Flying safely and having a safe landing is something to be extremely grateful to God for, because it involves many variables constantly changing and affecting the circumstances. As a trainer, when you are training, the weather may not be good and every time we fly, the situation will be different. Some flights are very challenging. Every pilot goes through challenges. I also have had challenges during some of my flights. One incident that I can easily recollect was in Ahmedabad at night when the weather radar went off and at the same time, the speed breaks got stuck and we could not make an approach and we were in a wind shear condition. We used our intelligence and requested ATC to help us and position us behind another aircraft that had functional weather radar as we used every possible resource to have a safe landing. We learn greatly from such experiences and strive to do better in the future.  

Did you face any initial hiccups or discrimination in your career?
Entering into any male dominant industry has its own challenges and road blocks. Aviation being one of them is no different at all. Despite rigorous trainings, surpassing every benchmark, working with higher standards than male colleagues, there have been times when you feel subdued.

However, times are changing and with more and more women coming in, a level-playing field is being established. There is more compassion and acceptance towards women joining the field.

Do you see any change in the number of women at work and in senior positions?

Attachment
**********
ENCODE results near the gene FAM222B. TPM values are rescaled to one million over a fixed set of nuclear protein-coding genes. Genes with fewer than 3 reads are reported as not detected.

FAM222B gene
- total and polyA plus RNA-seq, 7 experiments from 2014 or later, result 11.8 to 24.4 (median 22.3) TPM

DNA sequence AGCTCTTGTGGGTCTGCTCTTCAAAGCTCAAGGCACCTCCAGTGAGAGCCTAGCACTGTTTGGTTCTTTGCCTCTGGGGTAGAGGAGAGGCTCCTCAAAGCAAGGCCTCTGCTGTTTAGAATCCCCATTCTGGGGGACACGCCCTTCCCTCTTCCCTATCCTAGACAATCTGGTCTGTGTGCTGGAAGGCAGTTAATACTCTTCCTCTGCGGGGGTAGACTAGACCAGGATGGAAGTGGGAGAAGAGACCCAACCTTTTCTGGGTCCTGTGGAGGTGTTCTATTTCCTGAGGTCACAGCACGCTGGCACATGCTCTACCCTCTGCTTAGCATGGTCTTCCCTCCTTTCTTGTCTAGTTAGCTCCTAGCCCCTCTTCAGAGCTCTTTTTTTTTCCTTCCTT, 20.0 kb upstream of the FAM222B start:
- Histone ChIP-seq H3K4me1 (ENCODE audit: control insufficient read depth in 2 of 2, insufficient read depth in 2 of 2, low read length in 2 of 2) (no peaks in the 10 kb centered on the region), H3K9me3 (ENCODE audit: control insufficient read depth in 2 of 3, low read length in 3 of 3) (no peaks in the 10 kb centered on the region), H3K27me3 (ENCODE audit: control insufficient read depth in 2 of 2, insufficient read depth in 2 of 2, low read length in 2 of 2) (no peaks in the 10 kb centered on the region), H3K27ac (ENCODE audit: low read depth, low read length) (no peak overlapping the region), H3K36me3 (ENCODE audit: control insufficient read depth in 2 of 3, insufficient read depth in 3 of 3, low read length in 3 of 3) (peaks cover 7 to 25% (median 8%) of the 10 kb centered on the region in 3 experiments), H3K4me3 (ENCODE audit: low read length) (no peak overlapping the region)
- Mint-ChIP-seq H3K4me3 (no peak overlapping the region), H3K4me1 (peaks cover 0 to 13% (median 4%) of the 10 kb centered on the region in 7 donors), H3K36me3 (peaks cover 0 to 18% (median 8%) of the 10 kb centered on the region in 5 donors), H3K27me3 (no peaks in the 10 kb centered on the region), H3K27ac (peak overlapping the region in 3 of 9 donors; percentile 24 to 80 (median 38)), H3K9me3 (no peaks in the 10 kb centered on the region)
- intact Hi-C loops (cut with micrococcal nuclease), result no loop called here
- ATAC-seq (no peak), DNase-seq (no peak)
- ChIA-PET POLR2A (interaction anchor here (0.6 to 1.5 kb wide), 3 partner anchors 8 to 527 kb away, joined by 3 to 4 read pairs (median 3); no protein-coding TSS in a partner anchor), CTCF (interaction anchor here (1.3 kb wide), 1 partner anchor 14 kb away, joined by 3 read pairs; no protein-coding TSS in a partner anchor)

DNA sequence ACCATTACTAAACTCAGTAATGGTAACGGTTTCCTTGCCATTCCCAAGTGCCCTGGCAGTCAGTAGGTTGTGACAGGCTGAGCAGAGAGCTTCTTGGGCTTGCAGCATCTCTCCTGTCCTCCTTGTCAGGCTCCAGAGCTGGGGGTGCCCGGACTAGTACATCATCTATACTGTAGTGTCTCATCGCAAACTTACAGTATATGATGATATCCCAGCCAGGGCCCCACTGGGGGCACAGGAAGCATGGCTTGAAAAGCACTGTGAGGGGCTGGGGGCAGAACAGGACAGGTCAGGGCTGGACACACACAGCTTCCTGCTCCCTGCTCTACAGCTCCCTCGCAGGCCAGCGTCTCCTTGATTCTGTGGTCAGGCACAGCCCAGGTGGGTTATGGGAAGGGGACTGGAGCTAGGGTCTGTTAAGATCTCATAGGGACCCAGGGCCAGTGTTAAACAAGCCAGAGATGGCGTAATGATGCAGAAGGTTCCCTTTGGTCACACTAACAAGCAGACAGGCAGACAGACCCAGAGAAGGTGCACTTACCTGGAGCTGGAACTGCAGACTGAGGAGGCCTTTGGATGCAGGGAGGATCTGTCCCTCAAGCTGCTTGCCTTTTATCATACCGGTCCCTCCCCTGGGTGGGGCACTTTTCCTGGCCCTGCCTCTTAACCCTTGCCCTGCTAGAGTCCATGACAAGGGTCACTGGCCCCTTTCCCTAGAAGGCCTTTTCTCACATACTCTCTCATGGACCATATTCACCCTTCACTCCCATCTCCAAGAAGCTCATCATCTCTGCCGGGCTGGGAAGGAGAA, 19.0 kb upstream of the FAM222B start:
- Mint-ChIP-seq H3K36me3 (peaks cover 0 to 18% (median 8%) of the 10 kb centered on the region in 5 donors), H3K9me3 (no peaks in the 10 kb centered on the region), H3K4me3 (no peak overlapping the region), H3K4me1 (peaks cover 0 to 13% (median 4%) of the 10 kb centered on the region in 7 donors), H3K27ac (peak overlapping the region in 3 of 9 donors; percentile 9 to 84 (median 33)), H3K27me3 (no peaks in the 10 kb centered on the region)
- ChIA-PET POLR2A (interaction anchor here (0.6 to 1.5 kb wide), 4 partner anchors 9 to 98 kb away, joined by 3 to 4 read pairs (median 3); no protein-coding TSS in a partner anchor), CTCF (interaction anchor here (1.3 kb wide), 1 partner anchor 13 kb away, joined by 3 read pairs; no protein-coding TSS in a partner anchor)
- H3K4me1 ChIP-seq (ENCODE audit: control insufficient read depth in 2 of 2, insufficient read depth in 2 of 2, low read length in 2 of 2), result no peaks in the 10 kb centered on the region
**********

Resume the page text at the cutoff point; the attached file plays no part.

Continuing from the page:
Yes, there has been a spike over the years, definitely. There has been a substantial increase in representation of women in aviation in India. We have 15% women pilots [which is higher] as compared to global ratios. However, there is still a lack in women representation in senior positions. We still need to work towards that.

Not many women have been able to break the glass ceiling in the aviation sector; we can literally count them on our fingertips. But now with more women joining in as compared earlier, efforts and support have also increased. In fact, recently a vacancy circular had been put out, I was part of the hiring panel and we have taken in 60% women in the roles of Flight Operations Inspectors at DGCA in that particular batch. Now that has been quite a game-changer. However, it will definitely take some time to have a level-playing field. But it is very important to have women in senior positions, see even more growth and progress and not to lag behind male counterparts.

How do you see women performing at work?  
Shweta Singh: Women are amazing at multi-tasking and come with great skills of having a good work life balance. Most women are very diligent and honest in their work and they perform well. Even when women have kids at home, they will put in extra hours at work when required and manage to balance their work, with good results.

With more women joining aviation now, have their male colleagues become more accepting of them at workforce?
Men are gradually beginning to accept that the male hierarchy is being broken down with more women joining the workforce. It’s a positive step in the right direction towards development and growth.

As the Chief Flight Operations Inspector, what are your duties?